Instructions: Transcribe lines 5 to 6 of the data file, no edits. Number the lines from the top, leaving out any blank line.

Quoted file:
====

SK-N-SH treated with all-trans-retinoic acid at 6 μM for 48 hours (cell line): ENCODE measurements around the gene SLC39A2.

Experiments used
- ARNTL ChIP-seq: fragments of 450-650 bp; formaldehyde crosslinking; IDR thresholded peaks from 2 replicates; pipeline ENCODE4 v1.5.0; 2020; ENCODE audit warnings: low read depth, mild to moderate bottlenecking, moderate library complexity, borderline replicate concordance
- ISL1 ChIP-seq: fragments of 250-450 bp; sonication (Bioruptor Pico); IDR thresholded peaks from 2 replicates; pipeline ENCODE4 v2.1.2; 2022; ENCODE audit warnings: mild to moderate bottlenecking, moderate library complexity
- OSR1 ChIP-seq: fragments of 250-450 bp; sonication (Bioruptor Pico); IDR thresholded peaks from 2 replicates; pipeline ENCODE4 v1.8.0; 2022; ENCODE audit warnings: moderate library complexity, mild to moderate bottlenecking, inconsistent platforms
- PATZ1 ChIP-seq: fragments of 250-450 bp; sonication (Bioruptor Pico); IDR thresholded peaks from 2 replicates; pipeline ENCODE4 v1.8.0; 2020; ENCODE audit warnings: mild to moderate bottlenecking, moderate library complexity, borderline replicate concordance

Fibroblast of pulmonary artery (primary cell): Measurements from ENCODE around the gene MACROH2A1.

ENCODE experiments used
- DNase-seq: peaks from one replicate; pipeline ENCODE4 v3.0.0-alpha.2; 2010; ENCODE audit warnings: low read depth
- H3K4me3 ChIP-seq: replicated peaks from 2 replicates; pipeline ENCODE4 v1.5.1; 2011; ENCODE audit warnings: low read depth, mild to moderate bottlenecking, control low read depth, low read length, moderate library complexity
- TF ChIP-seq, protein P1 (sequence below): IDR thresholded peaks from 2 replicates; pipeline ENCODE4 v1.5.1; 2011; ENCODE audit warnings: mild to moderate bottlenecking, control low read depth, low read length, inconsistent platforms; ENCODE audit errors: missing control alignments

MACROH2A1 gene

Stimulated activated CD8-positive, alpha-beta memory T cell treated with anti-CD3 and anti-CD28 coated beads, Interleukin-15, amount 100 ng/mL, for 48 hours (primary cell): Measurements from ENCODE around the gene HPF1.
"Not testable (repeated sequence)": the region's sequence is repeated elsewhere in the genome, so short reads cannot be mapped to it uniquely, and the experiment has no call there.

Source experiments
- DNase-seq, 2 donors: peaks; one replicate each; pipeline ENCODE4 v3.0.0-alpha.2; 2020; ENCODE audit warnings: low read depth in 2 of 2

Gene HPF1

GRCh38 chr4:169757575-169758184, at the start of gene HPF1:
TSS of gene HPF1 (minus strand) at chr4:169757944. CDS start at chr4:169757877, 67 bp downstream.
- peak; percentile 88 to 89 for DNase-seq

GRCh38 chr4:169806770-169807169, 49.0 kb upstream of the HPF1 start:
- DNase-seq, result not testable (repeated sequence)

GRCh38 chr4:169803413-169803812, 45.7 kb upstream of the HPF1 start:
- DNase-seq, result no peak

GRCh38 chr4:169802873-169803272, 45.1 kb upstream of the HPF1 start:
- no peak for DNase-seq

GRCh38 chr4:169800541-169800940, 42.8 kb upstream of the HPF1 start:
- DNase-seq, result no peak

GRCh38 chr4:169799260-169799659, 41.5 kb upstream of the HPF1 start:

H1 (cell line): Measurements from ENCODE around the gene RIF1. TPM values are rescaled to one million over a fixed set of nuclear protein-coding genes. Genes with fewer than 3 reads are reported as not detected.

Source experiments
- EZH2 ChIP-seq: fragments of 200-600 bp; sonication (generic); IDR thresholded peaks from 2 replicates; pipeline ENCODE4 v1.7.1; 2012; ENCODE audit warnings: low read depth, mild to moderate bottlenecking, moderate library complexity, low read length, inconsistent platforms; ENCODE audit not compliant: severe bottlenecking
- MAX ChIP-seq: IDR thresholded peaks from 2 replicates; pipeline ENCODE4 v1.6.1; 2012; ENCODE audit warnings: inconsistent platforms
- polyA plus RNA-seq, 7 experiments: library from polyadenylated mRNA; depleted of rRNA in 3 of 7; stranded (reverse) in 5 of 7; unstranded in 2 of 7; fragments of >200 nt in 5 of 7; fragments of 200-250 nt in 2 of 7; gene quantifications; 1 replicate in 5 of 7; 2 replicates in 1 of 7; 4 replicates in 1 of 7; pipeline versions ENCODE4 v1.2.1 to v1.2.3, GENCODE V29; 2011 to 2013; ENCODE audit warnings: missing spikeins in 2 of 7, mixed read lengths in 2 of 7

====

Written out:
- OSR1 ChIP-seq: fragments of 250-450 bp; sonication (Bioruptor Pico); IDR thresholded peaks from 2 replicates; pipeline ENCODE4 v1.8.0; 2022; ENCODE audit warnings: moderate library complexity, mild to moderate bottlenecking, inconsistent platforms
- PATZ1 ChIP-seq: fragments of 250-450 bp; sonication (Bioruptor Pico); IDR thresholded peaks from 2 replicates; pipeline ENCODE4 v1.8.0; 2020; ENCODE audit warnings: mild to moderate bottlenecking, moderate library complexity, borderline replicate concordance